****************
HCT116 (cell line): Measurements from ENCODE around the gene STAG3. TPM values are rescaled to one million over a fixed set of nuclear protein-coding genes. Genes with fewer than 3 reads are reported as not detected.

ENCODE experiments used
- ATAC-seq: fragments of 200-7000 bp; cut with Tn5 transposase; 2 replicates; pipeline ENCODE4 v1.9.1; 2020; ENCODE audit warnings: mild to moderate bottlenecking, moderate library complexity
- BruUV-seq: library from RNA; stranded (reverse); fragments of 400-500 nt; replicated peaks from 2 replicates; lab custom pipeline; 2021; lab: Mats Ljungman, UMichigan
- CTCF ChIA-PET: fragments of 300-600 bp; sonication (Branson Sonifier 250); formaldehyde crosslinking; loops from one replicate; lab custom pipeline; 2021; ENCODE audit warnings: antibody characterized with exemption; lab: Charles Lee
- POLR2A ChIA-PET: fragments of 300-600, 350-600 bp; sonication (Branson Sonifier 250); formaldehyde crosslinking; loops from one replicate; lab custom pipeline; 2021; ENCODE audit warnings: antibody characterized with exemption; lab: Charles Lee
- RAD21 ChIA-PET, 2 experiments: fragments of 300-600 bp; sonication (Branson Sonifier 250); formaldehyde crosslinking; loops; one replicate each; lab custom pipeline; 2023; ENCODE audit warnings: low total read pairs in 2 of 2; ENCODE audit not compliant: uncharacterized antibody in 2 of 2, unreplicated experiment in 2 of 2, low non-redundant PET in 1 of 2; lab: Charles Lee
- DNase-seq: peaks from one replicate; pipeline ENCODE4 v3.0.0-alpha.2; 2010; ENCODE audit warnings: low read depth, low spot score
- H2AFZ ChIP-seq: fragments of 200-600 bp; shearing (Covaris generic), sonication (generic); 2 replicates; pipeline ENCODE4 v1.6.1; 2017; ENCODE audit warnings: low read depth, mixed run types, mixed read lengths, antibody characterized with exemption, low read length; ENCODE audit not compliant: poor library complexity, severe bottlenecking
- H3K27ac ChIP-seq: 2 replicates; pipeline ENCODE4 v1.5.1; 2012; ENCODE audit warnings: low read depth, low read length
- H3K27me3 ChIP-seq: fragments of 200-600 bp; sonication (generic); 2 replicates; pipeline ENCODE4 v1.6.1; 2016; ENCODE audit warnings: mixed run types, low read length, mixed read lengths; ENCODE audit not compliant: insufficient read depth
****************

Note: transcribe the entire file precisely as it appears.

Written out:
HCT116 (cell line): Measurements from ENCODE around the gene STAG3. TPM values are rescaled to one million over a fixed set of nuclear protein-coding genes. Genes with fewer than 3 reads are reported as not detected.

ENCODE experiments used
- ATAC-seq: fragments of 200-7000 bp; cut with Tn5 transposase; 2 replicates; pipeline ENCODE4 v1.9.1; 2020; ENCODE audit warnings: mild to moderate bottlenecking, moderate library complexity
- BruUV-seq: library from RNA; stranded (reverse); fragments of 400-500 nt; replicated peaks from 2 replicates; lab custom pipeline; 2021; lab: Mats Ljungman, UMichigan
- CTCF ChIA-PET: fragments of 300-600 bp; sonication (Branson Sonifier 250); formaldehyde crosslinking; loops from one replicate; lab custom pipeline; 2021; ENCODE audit warnings: antibody characterized with exemption; lab: Charles Lee
- POLR2A ChIA-PET: fragments of 300-600, 350-600 bp; sonication (Branson Sonifier 250); formaldehyde crosslinking; loops from one replicate; lab custom pipeline; 2021; ENCODE audit warnings: antibody characterized with exemption; lab: Charles Lee
- RAD21 ChIA-PET, 2 experiments: fragments of 300-600 bp; sonication (Branson Sonifier 250); formaldehyde crosslinking; loops; one replicate each; lab custom pipeline; 2023; ENCODE audit warnings: low total read pairs in 2 of 2; ENCODE audit not compliant: uncharacterized antibody in 2 of 2, unreplicated experiment in 2 of 2, low non-redundant PET in 1 of 2; lab: Charles Lee
- DNase-seq: peaks from one replicate; pipeline ENCODE4 v3.0.0-alpha.2; 2010; ENCODE audit warnings: low read depth, low spot score
- H2AFZ ChIP-seq: fragments of 200-600 bp; shearing (Covaris generic), sonication (generic); 2 replicates; pipeline ENCODE4 v1.6.1; 2017; ENCODE audit warnings: low read depth, mixed run types, mixed read lengths, antibody characterized with exemption, low read length; ENCODE audit not compliant: poor library complexity, severe bottlenecking
- H3K27ac ChIP-seq: 2 replicates; pipeline ENCODE4 v1.5.1; 2012; ENCODE audit warnings: low read depth, low read length
- H3K27me3 ChIP-seq: fragments of 200-600 bp; sonication (generic); 2 replicates; pipeline ENCODE4 v1.6.1; 2016; ENCODE audit warnings: mixed run types, low read length, mixed read lengths; ENCODE audit not compliant: insufficient read depth